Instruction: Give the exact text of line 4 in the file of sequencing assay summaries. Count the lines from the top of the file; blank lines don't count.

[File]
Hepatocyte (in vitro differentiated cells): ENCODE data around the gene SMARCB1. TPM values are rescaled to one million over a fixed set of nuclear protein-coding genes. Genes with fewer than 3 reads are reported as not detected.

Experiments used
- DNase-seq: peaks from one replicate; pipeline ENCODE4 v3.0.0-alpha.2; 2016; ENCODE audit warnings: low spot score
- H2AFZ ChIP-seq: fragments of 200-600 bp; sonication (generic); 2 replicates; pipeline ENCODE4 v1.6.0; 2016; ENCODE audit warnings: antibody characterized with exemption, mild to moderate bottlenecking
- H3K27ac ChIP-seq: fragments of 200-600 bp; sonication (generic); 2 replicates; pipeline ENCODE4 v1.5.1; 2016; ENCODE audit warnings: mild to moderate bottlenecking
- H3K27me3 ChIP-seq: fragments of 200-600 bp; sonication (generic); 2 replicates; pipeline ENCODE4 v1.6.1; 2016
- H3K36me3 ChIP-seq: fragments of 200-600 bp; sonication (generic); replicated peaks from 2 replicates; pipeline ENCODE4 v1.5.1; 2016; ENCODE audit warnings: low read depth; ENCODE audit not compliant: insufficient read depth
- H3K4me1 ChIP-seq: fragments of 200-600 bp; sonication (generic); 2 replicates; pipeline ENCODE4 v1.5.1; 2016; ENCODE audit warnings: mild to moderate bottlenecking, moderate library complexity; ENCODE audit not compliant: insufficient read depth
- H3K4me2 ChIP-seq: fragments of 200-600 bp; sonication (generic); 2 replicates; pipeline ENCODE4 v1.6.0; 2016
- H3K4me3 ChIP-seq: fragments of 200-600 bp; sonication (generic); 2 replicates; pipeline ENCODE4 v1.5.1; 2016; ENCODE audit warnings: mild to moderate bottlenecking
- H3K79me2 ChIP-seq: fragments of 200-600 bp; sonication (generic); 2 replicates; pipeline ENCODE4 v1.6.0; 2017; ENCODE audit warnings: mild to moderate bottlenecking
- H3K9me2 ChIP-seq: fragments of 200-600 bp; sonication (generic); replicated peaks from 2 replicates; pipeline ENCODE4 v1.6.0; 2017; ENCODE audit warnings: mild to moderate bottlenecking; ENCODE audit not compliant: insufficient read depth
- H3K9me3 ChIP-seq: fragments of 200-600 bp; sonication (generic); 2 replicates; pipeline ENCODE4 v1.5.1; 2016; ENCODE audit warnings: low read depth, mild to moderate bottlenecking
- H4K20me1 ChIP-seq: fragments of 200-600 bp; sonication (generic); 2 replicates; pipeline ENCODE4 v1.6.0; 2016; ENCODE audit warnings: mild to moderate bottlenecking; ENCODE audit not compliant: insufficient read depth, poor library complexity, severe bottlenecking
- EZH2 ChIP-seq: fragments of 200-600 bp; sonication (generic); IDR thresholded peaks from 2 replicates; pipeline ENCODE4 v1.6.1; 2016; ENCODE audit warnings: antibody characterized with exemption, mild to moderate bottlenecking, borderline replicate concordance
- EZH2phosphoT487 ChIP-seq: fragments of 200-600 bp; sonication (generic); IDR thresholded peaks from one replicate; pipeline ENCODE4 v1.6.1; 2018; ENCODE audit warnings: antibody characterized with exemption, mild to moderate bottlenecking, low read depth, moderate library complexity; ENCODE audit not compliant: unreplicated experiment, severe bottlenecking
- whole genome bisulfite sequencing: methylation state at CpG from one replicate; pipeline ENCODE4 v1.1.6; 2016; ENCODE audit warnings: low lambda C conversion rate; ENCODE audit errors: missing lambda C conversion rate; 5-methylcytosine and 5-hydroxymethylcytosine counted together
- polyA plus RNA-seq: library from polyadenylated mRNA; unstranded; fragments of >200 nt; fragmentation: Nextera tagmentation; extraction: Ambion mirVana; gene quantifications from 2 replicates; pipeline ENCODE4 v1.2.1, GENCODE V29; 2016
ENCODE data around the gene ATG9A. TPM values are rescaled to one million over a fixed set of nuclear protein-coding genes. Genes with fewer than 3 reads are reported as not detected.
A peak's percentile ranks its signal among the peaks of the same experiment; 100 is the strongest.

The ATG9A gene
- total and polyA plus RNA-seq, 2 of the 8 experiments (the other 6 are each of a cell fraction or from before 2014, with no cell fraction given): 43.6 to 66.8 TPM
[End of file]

- H2AFZ ChIP-seq: fragments of 200-600 bp; sonication (generic); 2 replicates; pipeline ENCODE4 v1.6.0; 2016; ENCODE audit warnings: antibody characterized with exemption, mild to moderate bottlenecking